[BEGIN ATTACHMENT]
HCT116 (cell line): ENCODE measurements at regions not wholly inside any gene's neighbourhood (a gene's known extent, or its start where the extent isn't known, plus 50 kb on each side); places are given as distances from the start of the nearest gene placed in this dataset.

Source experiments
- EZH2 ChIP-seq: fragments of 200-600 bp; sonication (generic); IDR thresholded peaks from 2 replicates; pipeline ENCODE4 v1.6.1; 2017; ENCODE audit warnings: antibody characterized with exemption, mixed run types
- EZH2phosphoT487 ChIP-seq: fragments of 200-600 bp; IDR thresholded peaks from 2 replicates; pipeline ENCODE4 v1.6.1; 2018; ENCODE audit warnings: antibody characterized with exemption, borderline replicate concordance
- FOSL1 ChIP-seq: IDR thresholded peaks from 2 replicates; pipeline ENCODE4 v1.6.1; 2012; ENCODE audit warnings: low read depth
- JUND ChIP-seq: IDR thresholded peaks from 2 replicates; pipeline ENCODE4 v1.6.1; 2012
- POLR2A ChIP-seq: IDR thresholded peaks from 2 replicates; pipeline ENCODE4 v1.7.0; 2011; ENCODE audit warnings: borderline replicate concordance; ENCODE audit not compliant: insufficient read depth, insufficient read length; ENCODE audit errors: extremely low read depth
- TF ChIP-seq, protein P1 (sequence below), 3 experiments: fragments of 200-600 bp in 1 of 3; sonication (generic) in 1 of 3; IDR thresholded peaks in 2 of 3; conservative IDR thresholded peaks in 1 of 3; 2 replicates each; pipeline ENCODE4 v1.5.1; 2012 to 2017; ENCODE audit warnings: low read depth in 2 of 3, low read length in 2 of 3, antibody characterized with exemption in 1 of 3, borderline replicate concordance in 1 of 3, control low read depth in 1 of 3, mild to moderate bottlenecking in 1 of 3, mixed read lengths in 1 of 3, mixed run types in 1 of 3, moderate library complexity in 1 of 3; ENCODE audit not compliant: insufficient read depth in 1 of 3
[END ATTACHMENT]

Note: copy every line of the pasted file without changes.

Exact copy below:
HCT116 (cell line): ENCODE measurements at regions not wholly inside any gene's neighbourhood (a gene's known extent, or its start where the extent isn't known, plus 50 kb on each side); places are given as distances from the start of the nearest gene placed in this dataset.

Source experiments
- EZH2 ChIP-seq: fragments of 200-600 bp; sonication (generic); IDR thresholded peaks from 2 replicates; pipeline ENCODE4 v1.6.1; 2017; ENCODE audit warnings: antibody characterized with exemption, mixed run types
- EZH2phosphoT487 ChIP-seq: fragments of 200-600 bp; IDR thresholded peaks from 2 replicates; pipeline ENCODE4 v1.6.1; 2018; ENCODE audit warnings: antibody characterized with exemption, borderline replicate concordance
- FOSL1 ChIP-seq: IDR thresholded peaks from 2 replicates; pipeline ENCODE4 v1.6.1; 2012; ENCODE audit warnings: low read depth
- JUND ChIP-seq: IDR thresholded peaks from 2 replicates; pipeline ENCODE4 v1.6.1; 2012
- POLR2A ChIP-seq: IDR thresholded peaks from 2 replicates; pipeline ENCODE4 v1.7.0; 2011; ENCODE audit warnings: borderline replicate concordance; ENCODE audit not compliant: insufficient read depth, insufficient read length; ENCODE audit errors: extremely low read depth
- TF ChIP-seq, protein P1 (sequence below), 3 experiments: fragments of 200-600 bp in 1 of 3; sonication (generic) in 1 of 3; IDR thresholded peaks in 2 of 3; conservative IDR thresholded peaks in 1 of 3; 2 replicates each; pipeline ENCODE4 v1.5.1; 2012 to 2017; ENCODE audit warnings: low read depth in 2 of 3, low read length in 2 of 3, antibody characterized with exemption in 1 of 3, borderline replicate concordance in 1 of 3, control low read depth in 1 of 3, mild to moderate bottlenecking in 1 of 3, mixed read lengths in 1 of 3, mixed run types in 1 of 3, moderate library complexity in 1 of 3; ENCODE audit not compliant: insufficient read depth in 1 of 3